Grammy-winning violinist Hilary Hahn visits Yale as artist-in-residence
Hilary Hahn, one of the most acclaimed solo violinists in the world, visited Yale and met with student musicians this week as part of her college residency.
Courtesy of IMG Artists
William Boughton, the director of the Yale Symphony Orchestra, spots the woman standing in the back of the room and raises his hand, stopping the orchestra. She needs no introduction. The orchestra erupts into applause.
Three-time Grammy Award winning violinist Hilary Hahn visited Yale this week as an artist-in-residence at Timothy Dwight College, working with student musicians and composers through a series of meetings and masterclasses. Throughout the week, undergraduate student musicians met with Hahn through small group dinners, a visit to a Yale Symphony Orchestra rehearsal and violin and composition masterclasses. She also hosted a masterclass with musicians in the Yale School of Music.
“Her visiting Yale was another one of those ‘wow, I go to Yale’ moments—[she] lit a new spark that will propel my musical inspiration further than it has ever gone,” said Nate Strothkamp ’26, a violinist in the Yale Symphony Orchestra who played in the masterclass with Hahn.
The smaller settings of classes and dinners allowed student musicians to interact one-on-one with Hahn, who Strothkamp called ”unquestionably one of the most renowned violinists of our time.”
Kyung Yu, a lecturer in violin at the Yale School of Music and the director of the music lessons program at Yale College, emphasized the importance of bringing in artists like Hahn. Yale College does not have a music performance degree, Yu said, so it can be difficult to make opportunities like Hahn’s visit happen for serious undergraduate musicians.
“The musicians in Yale college, they rank up there — they are truly gifted, and there are some really amazing performers here,” Yu said. “Hahn gives masterclasses at conservatories all over the world, but she was really thrilled with the idea of working with Yale College students for whom music is just a part of what they do instead of students who are much narrower in focus, and she really enjoyed the responsiveness of the students.”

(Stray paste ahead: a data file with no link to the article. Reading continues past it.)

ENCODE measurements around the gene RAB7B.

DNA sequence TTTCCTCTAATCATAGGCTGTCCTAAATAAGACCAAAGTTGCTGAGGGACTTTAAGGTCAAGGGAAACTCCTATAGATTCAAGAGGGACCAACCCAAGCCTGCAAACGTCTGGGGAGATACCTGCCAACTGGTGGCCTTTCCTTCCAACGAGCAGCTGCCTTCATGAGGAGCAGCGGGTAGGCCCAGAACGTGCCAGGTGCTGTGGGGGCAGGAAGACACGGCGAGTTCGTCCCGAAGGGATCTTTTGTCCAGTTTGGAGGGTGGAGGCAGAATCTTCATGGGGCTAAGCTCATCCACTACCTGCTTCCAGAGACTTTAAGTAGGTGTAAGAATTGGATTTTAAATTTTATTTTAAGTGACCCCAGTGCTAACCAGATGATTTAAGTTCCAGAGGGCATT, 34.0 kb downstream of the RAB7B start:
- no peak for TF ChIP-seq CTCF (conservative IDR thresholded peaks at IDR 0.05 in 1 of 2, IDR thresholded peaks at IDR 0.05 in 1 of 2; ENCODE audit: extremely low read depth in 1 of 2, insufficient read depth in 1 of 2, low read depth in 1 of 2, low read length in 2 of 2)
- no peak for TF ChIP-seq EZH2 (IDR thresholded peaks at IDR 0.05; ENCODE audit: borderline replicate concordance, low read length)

Last spring, Hahn visited Yale as a Chubb Fellow, a fellowship program also administered by Timothy Dwight College that “annually [brings] in local, national, and international leaders to campus to receive Yale’s highest honors for a visiting lecturer.”
“[Last spring] was such a success that we asked her to come back, and she said yes, so we thought the best thing to do would be to create an artist-in-residence for her,” said Head of Timothy Dwight College Mary Lui.
On Tuesday, at the undergraduate violin masterclass, four violinists, all of whom are in the Yale Symphony Orchestra, performed for Hahn. After walking in to enthusiastic applause, Hahn explained to the audience that she does not bring her instrument to masterclasses because she believes each person is different and she doesn’t want to force her style of playing on anyone. Instead, she said, “I ask a lot of questions, trying to understand how I can help each unique musician.”
“What is something you are proud about?” she asked each violinist before they performed.
Strothkamp was one of the violinists that performed for her, describing Hahn as “the most humble musician [he] has ever encountered.”
Nicholas Cerny, president of Yale Symphony Orchestra, said that Hahn gave them “valuable feedback on technical and stylistic approaches to ensemble performances” in her visit to the orchestra’s rehearsal. Cerny also helped mediate one of the conversations with Hahn.
“We had a wonderful conversation about ways we can keep music fresh as we’re practicing and the various ways music serves a purpose in our individual lives, and there was a wonderful combination of students who were hoping to go into the profession with students who play for fun on the side,” Cerny said.
More than simply giving violin technique advice, Cerny and Lui emphasized how Hahn views musicianship both in and outside of a career path as a musician.
“From being with [Hahn] for past couple days, I’ve realized that what she really is talking about is a message of connection, music, a sort of authentic sense of presentation,” Lui said.“But she talks about how anybody who believes in music, loves music, should and can play — should call ourselves musicians.”
Hahn will return to Yale in April. As an advocate for contemporary music, she plans to hold workshops with composers and performers of their works, where she will give performers ideas on how to approach studying contemporary music and also advise composers on how to more meaningfully help performers play their music, said Yu.
Hahn is currently the Chicago Symphony Orchestra’s first ever artist-in-residence.